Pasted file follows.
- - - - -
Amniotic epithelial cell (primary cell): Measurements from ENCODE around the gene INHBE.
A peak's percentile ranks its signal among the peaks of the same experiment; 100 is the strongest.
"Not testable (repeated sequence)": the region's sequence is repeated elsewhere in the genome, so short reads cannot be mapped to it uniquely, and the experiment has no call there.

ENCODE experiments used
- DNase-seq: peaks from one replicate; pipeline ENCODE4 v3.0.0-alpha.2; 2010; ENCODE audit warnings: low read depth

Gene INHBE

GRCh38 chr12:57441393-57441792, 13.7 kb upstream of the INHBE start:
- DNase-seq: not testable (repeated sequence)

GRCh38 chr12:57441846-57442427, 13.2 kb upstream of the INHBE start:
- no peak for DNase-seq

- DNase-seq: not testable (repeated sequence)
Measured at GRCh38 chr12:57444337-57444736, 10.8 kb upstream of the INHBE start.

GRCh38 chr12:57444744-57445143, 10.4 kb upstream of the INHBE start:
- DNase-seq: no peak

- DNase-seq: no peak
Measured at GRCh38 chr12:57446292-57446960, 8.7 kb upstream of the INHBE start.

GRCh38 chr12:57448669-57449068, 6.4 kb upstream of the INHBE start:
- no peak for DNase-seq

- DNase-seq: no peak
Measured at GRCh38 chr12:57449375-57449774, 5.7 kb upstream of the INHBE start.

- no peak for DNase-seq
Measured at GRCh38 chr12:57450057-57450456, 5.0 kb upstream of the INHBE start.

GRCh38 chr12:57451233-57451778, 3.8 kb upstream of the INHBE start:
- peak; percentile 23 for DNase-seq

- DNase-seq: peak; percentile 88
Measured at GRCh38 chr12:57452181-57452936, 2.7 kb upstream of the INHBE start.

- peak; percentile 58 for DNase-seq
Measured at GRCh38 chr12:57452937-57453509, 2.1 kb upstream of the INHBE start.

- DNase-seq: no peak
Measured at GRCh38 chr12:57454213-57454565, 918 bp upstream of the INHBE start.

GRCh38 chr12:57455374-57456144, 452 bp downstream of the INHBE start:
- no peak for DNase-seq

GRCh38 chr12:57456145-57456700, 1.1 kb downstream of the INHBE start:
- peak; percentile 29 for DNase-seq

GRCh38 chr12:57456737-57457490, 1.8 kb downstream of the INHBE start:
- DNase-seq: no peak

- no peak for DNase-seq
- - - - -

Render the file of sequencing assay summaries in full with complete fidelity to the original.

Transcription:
Amniotic epithelial cell (primary cell): Measurements from ENCODE around the gene INHBE.
A peak's percentile ranks its signal among the peaks of the same experiment; 100 is the strongest.
"Not testable (repeated sequence)": the region's sequence is repeated elsewhere in the genome, so short reads cannot be mapped to it uniquely, and the experiment has no call there.

ENCODE experiments used
- DNase-seq: peaks from one replicate; pipeline ENCODE4 v3.0.0-alpha.2; 2010; ENCODE audit warnings: low read depth

Gene INHBE

GRCh38 chr12:57441393-57441792, 13.7 kb upstream of the INHBE start:
- DNase-seq: not testable (repeated sequence)

GRCh38 chr12:57441846-57442427, 13.2 kb upstream of the INHBE start:
- no peak for DNase-seq

- DNase-seq: not testable (repeated sequence)
Measured at GRCh38 chr12:57444337-57444736, 10.8 kb upstream of the INHBE start.

GRCh38 chr12:57444744-57445143, 10.4 kb upstream of the INHBE start:
- DNase-seq: no peak

- DNase-seq: no peak
Measured at GRCh38 chr12:57446292-57446960, 8.7 kb upstream of the INHBE start.

GRCh38 chr12:57448669-57449068, 6.4 kb upstream of the INHBE start:
- no peak for DNase-seq

- DNase-seq: no peak
Measured at GRCh38 chr12:57449375-57449774, 5.7 kb upstream of the INHBE start.

- no peak for DNase-seq
Measured at GRCh38 chr12:57450057-57450456, 5.0 kb upstream of the INHBE start.

GRCh38 chr12:57451233-57451778, 3.8 kb upstream of the INHBE start:
- peak; percentile 23 for DNase-seq

- DNase-seq: peak; percentile 88
Measured at GRCh38 chr12:57452181-57452936, 2.7 kb upstream of the INHBE start.

- peak; percentile 58 for DNase-seq
Measured at GRCh38 chr12:57452937-57453509, 2.1 kb upstream of the INHBE start.

- DNase-seq: no peak
Measured at GRCh38 chr12:57454213-57454565, 918 bp upstream of the INHBE start.

GRCh38 chr12:57455374-57456144, 452 bp downstream of the INHBE start:
- no peak for DNase-seq

GRCh38 chr12:57456145-57456700, 1.1 kb downstream of the INHBE start:
- peak; percentile 29 for DNase-seq

GRCh38 chr12:57456737-57457490, 1.8 kb downstream of the INHBE start:
- DNase-seq: no peak

- no peak for DNase-seq